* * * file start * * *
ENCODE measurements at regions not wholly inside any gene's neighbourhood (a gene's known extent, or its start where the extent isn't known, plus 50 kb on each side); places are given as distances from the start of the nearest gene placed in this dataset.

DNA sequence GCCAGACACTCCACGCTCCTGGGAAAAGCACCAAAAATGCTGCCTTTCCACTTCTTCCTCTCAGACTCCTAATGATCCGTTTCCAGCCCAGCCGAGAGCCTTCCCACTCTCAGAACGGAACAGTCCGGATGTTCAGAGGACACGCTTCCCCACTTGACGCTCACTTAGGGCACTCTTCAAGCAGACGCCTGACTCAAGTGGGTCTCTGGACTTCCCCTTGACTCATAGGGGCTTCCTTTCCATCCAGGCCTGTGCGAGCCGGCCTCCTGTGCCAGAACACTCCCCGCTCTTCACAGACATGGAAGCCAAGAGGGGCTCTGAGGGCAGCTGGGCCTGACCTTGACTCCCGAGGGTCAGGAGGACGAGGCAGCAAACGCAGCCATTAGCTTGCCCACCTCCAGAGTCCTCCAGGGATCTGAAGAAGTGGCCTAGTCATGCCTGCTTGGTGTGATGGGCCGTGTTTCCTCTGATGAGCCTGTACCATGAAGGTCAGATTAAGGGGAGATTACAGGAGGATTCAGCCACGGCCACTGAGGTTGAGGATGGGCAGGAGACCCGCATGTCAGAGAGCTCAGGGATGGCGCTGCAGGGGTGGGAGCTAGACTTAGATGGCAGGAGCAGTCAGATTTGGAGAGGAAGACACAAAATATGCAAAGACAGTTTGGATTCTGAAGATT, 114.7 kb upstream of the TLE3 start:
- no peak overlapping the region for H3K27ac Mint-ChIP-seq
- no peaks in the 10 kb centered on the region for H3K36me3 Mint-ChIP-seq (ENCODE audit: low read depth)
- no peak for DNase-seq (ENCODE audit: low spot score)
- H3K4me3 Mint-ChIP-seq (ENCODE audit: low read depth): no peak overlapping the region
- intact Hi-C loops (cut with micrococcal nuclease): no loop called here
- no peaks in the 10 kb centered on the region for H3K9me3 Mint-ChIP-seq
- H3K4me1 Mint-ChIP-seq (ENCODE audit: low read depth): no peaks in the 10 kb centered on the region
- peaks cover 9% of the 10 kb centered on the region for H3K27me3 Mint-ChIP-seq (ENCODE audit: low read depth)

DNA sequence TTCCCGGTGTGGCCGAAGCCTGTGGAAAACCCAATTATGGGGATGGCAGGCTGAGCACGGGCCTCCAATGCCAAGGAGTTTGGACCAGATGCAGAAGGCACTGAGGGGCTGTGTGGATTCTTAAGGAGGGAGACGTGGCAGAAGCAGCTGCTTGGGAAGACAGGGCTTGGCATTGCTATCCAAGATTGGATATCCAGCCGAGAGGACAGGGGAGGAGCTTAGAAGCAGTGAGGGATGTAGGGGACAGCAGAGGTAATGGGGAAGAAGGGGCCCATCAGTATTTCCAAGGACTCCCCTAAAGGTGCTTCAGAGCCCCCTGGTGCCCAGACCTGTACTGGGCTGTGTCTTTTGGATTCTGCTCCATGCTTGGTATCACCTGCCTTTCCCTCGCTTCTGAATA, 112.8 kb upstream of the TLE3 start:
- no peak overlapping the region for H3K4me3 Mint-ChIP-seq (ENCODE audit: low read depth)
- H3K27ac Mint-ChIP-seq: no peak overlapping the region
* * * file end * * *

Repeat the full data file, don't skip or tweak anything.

ENCODE measurements at regions not wholly inside any gene's neighbourhood (a gene's known extent, or its start where the extent isn't known, plus 50 kb on each side); places are given as distances from the start of the nearest gene placed in this dataset.

DNA sequence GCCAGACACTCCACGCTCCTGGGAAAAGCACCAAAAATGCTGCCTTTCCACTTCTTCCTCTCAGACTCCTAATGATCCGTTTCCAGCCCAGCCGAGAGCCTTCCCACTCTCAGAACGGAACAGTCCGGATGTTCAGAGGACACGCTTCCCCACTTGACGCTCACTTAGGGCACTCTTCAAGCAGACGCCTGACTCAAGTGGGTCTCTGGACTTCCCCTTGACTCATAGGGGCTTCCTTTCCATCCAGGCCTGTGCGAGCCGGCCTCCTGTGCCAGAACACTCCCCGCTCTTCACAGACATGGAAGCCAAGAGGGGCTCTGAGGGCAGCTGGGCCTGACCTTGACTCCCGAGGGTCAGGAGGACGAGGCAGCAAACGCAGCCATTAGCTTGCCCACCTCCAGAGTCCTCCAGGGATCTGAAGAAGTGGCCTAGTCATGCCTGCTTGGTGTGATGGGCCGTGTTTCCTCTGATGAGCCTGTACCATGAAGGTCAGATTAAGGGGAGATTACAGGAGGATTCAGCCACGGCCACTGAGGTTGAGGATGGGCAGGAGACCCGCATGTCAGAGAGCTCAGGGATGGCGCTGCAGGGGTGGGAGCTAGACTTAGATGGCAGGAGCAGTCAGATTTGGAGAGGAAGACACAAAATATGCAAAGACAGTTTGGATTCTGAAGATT, 114.7 kb upstream of the TLE3 start:
- no peak overlapping the region for H3K27ac Mint-ChIP-seq
- no peaks in the 10 kb centered on the region for H3K36me3 Mint-ChIP-seq (ENCODE audit: low read depth)
- no peak for DNase-seq (ENCODE audit: low spot score)
- H3K4me3 Mint-ChIP-seq (ENCODE audit: low read depth): no peak overlapping the region
- intact Hi-C loops (cut with micrococcal nuclease): no loop called here
- no peaks in the 10 kb centered on the region for H3K9me3 Mint-ChIP-seq
- H3K4me1 Mint-ChIP-seq (ENCODE audit: low read depth): no peaks in the 10 kb centered on the region
- peaks cover 9% of the 10 kb centered on the region for H3K27me3 Mint-ChIP-seq (ENCODE audit: low read depth)

DNA sequence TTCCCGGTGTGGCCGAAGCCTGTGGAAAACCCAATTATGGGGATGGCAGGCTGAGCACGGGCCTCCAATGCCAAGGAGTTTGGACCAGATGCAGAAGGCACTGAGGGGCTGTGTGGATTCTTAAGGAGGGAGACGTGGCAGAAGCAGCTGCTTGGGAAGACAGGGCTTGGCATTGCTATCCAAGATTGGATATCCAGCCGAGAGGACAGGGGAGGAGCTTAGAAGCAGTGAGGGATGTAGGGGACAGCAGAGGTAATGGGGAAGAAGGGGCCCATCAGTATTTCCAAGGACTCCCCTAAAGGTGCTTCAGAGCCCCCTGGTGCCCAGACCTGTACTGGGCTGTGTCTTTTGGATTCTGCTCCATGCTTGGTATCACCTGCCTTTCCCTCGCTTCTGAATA, 112.8 kb upstream of the TLE3 start:
- no peak overlapping the region for H3K4me3 Mint-ChIP-seq (ENCODE audit: low read depth)
- H3K27ac Mint-ChIP-seq: no peak overlapping the region